The Hot Zone
China's newly announced air defense identification zone over the East China Sea aims to shore up national security
Current Issue
· Table of Contents
· Editor's Desk
· Previous Issues
· Subscribe to Mag
Subscribe Now >>
Expert's View
Market Watch
North American Report
Government Documents
Expat's Eye
Photo Gallery
Reader's Service
Learning with
'Beijing Review'
E-mail us
RSS Feeds
PDF Edition
Reader's Letters
Make Beijing Review your homepage
Hot Links

cheap eyeglasses
Market Avenue

UPDATED: October 31, 2011 NO. 44 NOVEMBER 3, 2011
Slow Down the Wind
China facing challenge of transforming its wind power the industry for more rational development

WIND BASE: A wind power plant in Jiuquan, Gansu Province. The city is home to China's first 10-gw wind power project (HAN CHUANHAO)

At its birth in 2008, China Wind Power (CWP) exhibition only attracted 200 exhibitors, and the exhibition area only covered 10,000 square meters. Three years later, CWP 2011 attracted more than 600 exhibitors, and the exhibition areas covered 50,000 square meters. Xia Lihua, General Manager of CCID Conference and Exhibition Co. Ltd., which is co-organizer of the event, said CWP has become the world's third biggest and Asia's biggest wind power exhibition.

"The scale is closely related to the development of the wind power industry," she told Beijing Review.

Remarkable progress

According to figures released by the Chinese Wind Energy Association (CWEA), in 2010 China installed 18.93 gigawatts of wind power with 12,904 wind turbines, a year-on-year increase of 37.1 percent—almost half of the new wind turbines installed globally in 2010. The cumulative installed capacity is now 44.73 gw with more than 34,000 turbines. In the first half this year, China installed wind capacity of 6 gw, replacing the United States as the country with the most wind power installed capacity.

CWEA figures showed that in 2010 China's wind power output hit 50 terawatt-hours, growing by 78.9 percent year on year, accounting for 1.2 percent of the country's total electricity generated.

Chinese manufacturers of wind power equipment continue to rank among the world's leaders. Sinovel, Goldwind and Dongfang Electric moved up to the global top 10 and United Power joined the club this year, ranking at number 10.

"China's wind market doubled every year between 2005 and 2009. China has become the single largest driver for global wind development," said Klaus Rave, Chairman of the Global Wind Energy Council (GWEC).

According to China Wind Energy Development Roadmap 2050, the country's total wind power installed capacity will reach 1,000 gw by the middle of the century, with deployment on land and offshore of 30 gw per year. The Energy Research Institute of the National Development and Reform Commission issued the report in Beijing on October 19 with close technical support from the International Energy Agency.

The report says the share of wind power in China's electricity production could rise to 17 percent by 2050 from the present 1.2 percent, an achievement that could reduce carbon dioxide emissions by 1.5 gigatons per year.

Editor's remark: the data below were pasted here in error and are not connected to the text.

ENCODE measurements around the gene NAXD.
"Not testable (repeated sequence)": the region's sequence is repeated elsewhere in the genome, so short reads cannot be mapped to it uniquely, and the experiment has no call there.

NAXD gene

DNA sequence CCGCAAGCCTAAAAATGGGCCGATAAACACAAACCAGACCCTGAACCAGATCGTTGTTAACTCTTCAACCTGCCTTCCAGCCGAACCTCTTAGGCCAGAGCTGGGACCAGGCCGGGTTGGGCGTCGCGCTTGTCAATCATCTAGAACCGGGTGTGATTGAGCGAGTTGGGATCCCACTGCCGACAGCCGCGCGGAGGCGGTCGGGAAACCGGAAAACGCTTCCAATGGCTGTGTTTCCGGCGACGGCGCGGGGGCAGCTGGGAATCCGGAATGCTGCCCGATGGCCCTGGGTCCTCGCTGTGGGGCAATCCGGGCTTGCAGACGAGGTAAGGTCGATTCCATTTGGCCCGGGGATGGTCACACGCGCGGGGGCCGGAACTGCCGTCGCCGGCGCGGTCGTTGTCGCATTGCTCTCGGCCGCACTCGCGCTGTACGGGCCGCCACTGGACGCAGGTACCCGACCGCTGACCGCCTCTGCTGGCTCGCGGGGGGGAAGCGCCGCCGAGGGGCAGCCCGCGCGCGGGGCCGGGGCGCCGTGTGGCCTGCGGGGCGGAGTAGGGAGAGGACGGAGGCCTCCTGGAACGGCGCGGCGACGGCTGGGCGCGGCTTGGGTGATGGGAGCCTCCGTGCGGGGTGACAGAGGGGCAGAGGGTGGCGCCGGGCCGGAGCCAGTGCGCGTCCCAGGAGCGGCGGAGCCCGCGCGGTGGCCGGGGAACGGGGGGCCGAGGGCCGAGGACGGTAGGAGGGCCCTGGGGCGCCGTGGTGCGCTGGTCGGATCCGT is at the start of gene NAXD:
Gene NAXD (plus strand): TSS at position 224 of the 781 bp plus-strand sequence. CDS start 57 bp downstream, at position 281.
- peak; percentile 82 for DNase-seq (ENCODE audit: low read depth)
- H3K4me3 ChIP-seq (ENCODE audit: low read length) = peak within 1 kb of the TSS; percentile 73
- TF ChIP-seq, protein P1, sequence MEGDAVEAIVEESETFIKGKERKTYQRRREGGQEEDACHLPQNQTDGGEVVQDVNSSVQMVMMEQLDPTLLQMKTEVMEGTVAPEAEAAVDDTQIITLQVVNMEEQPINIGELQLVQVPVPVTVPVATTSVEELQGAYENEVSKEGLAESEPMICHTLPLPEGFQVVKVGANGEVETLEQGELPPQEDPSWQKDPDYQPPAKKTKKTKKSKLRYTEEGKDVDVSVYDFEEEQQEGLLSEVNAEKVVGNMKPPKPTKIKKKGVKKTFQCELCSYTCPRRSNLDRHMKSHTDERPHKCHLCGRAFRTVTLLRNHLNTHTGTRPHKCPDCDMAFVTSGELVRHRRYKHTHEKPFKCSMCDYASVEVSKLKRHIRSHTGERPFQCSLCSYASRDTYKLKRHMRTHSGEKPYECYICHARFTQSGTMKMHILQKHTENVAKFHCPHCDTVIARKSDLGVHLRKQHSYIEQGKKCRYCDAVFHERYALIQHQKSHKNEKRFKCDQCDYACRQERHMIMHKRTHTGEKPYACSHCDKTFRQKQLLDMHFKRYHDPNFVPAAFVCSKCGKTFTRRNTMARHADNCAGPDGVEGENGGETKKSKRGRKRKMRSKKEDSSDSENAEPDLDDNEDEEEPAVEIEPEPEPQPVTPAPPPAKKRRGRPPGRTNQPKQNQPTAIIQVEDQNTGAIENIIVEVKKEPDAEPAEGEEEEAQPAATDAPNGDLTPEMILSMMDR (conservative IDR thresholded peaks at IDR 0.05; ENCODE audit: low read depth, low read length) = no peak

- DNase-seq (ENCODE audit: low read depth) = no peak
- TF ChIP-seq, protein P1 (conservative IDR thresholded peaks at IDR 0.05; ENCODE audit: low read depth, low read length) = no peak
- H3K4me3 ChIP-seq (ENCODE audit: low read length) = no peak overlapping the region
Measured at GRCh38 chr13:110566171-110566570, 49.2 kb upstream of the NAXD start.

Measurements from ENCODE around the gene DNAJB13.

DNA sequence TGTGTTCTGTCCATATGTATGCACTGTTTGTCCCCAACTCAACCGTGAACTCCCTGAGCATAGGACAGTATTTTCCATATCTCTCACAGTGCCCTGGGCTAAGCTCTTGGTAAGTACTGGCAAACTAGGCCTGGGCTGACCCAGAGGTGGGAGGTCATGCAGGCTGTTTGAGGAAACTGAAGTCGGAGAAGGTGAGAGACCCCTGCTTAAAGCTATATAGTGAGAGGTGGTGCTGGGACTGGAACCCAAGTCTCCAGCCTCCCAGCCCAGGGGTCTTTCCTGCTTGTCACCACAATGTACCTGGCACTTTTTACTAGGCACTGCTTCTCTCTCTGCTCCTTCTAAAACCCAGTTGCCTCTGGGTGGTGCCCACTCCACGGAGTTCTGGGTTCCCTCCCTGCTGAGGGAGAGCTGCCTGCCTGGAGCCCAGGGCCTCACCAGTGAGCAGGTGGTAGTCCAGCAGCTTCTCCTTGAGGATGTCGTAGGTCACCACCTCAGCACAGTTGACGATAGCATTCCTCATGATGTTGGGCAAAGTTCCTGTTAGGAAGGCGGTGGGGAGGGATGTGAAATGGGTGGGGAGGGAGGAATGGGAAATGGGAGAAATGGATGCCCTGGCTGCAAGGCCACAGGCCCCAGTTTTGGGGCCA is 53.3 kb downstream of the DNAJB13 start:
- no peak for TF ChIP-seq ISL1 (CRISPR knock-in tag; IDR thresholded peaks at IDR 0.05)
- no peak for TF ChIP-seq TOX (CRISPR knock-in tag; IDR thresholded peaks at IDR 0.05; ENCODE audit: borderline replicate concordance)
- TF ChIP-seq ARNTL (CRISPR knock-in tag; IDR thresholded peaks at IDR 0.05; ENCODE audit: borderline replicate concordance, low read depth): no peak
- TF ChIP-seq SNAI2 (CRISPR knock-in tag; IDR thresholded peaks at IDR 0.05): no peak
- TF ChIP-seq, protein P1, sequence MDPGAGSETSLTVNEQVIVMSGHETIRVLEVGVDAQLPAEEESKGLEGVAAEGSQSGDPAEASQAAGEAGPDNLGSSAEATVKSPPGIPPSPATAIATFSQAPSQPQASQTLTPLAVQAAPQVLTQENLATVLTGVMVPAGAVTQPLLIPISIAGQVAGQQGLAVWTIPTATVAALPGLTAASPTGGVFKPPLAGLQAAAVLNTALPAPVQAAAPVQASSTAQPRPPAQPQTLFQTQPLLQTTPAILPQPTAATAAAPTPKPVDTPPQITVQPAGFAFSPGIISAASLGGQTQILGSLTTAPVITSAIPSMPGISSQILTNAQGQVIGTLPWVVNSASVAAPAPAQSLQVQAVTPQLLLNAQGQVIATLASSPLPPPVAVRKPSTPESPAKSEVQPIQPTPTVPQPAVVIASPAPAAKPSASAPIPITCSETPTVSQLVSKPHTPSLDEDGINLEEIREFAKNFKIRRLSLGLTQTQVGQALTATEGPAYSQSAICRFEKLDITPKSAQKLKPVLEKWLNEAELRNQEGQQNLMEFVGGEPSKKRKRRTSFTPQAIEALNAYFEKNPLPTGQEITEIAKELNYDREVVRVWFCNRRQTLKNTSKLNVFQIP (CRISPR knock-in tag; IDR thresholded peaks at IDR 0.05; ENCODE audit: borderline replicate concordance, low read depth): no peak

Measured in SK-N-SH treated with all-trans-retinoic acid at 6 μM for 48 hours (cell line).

Safety alarms

"However, China's rapid growth in wind power doesn't come without challenges," said Rave.

Jiuquan in Gansu Province, where China's first 10-gw wind power base is located, has witnessed 35 electrical equipment malfunctions this year, according to a report released by the State Electricity Regulatory Commission (SERC), China's power regulator.

SERC said the malfunctions, all caused by transformer breakdowns, led to four large-scale blackouts in February and April.

These accidents have exposed major problems in China's booming wind power industry, according to SERC. The commission attributes these accidents to the absence of low-voltage ride-through (LVRT) capability in wind turbines. LVRT, a necessity to ensure grid safety, provides wind turbines with the capacity to maintain continuous operation during and after precipitous voltage dips. LVRT-capable wind turbines allow the power grids to be more quickly adjusted and improve their overall safety and stability against variations in wind speed.

Liu Qi, Deputy Director of the National Energy Administration (NEA), said, "The accidents took place partly because we had emphasized the construction of wind farms on a large scale but neglected product quality and management."

After these accidents, SERC carried out a comprehensive check of the wind power farms nationwide in August, focusing on the safety management of wind power plants, wind power equipment, and operations and access systems of wind power plants. The commission said the check aimed at researching the safety status of China's wind power development and analyzing the impact of large-scale wind power operations on the safety and stability of the power system.

1   2   Next  

Top Story
-Protecting Ocean Rights
-Partners in Defense
-Fighting HIV+'s Stigma
-HIV: Privacy VS. Protection
-Setting the Tone
Related Stories
-Expecting a Soft Landing
-Harvesting the Wind
Most Popular
About BEIJINGREVIEW | About beijingreview.com | Rss Feeds | Contact us | Advertising | Subscribe & Service | Make Beijing Review your homepage
Copyright Beijing Review All right reserved